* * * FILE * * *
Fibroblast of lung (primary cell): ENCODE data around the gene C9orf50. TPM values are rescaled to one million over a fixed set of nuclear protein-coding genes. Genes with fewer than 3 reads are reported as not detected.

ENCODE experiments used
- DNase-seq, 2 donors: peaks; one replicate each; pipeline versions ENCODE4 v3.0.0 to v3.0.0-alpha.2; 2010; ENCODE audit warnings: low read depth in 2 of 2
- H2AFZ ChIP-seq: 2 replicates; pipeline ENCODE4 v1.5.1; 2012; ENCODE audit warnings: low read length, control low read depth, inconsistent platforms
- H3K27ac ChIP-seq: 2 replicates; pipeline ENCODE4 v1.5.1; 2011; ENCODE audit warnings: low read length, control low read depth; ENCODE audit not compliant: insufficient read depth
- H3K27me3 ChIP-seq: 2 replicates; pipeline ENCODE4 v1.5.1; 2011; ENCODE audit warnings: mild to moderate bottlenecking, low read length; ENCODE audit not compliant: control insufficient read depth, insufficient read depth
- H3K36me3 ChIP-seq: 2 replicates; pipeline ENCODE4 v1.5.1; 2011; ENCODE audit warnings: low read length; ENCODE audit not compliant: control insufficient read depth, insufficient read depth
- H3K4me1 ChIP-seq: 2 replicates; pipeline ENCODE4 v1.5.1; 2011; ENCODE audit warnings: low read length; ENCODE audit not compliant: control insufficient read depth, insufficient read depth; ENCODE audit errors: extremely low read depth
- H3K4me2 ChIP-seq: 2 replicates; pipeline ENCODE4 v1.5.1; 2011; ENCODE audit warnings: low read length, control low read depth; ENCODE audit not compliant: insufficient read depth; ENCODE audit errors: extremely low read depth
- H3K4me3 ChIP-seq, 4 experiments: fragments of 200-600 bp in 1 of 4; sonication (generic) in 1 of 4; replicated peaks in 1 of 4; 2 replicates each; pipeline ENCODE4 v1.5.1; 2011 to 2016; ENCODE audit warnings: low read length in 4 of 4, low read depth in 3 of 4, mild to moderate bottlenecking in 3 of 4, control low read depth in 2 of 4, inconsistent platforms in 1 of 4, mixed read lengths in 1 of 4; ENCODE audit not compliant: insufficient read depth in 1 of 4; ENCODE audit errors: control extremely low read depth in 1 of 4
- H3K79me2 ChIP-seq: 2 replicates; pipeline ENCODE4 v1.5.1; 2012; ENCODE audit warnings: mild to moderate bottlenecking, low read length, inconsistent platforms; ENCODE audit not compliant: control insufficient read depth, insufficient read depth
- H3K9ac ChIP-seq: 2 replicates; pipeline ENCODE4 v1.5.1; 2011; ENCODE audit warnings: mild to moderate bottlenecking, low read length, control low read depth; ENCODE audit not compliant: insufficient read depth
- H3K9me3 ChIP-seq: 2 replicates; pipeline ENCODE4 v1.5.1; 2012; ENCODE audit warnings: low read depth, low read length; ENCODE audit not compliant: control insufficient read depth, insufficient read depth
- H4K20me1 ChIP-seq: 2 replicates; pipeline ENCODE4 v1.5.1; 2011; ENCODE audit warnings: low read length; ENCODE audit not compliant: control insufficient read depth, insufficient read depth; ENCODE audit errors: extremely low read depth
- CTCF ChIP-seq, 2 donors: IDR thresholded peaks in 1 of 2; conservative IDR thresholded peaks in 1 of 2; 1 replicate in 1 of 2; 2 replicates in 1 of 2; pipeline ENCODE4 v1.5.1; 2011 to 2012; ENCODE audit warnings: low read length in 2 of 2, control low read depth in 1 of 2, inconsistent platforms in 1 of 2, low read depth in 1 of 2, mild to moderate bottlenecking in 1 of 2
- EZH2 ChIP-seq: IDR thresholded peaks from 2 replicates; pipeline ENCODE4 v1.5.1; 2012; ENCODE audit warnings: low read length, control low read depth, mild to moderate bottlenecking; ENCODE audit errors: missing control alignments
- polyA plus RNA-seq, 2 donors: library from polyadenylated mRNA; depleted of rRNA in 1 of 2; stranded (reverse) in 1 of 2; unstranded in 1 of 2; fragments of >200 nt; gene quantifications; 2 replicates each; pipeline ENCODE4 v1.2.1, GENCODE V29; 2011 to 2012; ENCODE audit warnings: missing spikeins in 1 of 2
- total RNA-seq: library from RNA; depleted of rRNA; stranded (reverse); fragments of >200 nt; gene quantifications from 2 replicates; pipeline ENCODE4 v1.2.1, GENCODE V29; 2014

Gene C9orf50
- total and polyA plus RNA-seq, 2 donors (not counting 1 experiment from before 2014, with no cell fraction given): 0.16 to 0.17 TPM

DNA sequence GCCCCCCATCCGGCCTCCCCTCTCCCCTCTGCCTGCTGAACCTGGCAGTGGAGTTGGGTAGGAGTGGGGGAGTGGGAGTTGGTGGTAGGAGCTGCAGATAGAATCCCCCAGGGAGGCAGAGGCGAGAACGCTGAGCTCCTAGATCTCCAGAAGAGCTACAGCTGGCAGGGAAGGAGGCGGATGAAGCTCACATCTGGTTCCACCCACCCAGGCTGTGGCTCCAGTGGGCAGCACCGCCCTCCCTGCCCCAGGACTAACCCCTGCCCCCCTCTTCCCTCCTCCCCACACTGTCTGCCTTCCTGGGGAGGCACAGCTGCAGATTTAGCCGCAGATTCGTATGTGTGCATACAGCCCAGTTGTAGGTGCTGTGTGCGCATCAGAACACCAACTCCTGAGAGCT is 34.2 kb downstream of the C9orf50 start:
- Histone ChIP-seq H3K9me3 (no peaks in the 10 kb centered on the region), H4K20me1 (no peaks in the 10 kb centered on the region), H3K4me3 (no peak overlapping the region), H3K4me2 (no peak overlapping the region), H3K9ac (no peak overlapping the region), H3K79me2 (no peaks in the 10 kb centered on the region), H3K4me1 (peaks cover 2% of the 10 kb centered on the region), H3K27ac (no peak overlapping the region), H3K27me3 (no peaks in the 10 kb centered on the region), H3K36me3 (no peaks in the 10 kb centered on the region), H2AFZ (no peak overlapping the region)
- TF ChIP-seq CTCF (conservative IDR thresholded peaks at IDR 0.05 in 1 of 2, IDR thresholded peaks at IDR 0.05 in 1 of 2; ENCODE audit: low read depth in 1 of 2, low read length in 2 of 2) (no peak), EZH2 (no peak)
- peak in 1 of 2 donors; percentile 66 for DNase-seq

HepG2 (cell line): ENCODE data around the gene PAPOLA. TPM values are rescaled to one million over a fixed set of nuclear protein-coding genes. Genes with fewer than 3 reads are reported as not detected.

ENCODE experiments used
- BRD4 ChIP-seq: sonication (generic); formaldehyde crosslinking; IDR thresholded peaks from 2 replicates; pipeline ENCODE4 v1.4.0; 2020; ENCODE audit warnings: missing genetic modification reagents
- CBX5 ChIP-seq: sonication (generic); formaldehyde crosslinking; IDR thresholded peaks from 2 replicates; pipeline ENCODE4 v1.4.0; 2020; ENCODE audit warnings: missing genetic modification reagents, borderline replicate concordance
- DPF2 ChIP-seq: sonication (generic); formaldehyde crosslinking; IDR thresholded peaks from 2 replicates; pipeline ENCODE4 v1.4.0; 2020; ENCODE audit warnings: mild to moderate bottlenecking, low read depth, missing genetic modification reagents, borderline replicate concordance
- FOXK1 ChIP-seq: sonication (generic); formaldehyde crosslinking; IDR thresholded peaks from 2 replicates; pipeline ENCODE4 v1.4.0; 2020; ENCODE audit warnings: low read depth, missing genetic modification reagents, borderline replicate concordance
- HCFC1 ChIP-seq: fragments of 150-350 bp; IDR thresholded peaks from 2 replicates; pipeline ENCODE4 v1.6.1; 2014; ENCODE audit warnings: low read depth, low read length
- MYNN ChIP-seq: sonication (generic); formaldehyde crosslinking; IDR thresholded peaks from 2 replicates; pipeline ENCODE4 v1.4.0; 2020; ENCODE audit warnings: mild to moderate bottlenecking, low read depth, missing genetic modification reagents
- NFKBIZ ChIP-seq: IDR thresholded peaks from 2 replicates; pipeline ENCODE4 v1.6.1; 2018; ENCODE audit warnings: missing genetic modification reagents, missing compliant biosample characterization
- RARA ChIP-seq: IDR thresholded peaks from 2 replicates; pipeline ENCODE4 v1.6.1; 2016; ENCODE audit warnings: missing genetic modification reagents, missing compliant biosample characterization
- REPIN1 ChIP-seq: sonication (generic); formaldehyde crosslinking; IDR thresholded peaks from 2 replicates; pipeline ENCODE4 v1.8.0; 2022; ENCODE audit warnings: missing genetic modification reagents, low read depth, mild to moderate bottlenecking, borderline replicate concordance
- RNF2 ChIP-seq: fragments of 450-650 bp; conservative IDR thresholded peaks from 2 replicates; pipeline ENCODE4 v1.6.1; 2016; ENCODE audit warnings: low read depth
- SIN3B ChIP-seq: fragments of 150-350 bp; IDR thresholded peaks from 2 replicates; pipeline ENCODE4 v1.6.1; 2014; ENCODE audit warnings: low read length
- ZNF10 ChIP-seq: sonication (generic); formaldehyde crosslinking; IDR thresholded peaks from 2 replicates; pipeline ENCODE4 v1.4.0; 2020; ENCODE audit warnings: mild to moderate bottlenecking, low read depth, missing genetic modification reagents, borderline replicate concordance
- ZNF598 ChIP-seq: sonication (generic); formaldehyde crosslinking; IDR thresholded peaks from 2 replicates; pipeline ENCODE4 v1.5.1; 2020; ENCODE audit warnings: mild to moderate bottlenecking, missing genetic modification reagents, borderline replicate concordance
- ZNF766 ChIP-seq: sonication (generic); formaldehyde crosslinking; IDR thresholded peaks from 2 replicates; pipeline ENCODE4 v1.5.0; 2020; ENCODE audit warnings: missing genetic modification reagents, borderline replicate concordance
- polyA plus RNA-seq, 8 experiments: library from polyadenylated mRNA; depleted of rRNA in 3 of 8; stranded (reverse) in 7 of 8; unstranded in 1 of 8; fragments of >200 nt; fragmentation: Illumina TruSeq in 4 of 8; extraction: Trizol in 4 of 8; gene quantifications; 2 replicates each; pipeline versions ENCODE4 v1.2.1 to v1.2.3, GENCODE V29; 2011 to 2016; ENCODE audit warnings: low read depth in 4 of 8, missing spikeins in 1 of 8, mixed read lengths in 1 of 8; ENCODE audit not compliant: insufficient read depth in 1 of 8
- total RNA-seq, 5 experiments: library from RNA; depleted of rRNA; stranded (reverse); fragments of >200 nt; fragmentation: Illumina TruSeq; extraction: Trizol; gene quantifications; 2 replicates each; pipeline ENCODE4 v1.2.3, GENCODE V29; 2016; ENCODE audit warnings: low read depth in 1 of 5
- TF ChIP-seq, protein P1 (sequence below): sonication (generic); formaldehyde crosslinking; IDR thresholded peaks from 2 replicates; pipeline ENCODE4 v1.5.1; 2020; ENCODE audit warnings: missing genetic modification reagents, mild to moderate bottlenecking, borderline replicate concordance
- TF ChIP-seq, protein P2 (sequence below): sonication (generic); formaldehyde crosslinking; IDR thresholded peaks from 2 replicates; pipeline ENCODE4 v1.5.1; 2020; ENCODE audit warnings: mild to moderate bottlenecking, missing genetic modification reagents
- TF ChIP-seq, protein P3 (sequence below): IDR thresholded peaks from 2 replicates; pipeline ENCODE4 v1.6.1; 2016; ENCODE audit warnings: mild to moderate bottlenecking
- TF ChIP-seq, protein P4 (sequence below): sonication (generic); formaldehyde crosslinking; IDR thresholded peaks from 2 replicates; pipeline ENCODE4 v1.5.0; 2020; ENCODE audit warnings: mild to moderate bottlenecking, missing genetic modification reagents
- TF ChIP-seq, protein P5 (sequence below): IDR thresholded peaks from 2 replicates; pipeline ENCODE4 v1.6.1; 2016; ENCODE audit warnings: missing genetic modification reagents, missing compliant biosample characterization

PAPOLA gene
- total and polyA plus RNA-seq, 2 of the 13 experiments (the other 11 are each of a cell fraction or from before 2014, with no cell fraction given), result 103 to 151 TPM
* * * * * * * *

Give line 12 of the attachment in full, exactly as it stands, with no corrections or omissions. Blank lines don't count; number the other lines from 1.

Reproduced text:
- H3K9ac ChIP-seq: 2 replicates; pipeline ENCODE4 v1.5.1; 2011; ENCODE audit warnings: mild to moderate bottlenecking, low read length, control low read depth; ENCODE audit not compliant: insufficient read depth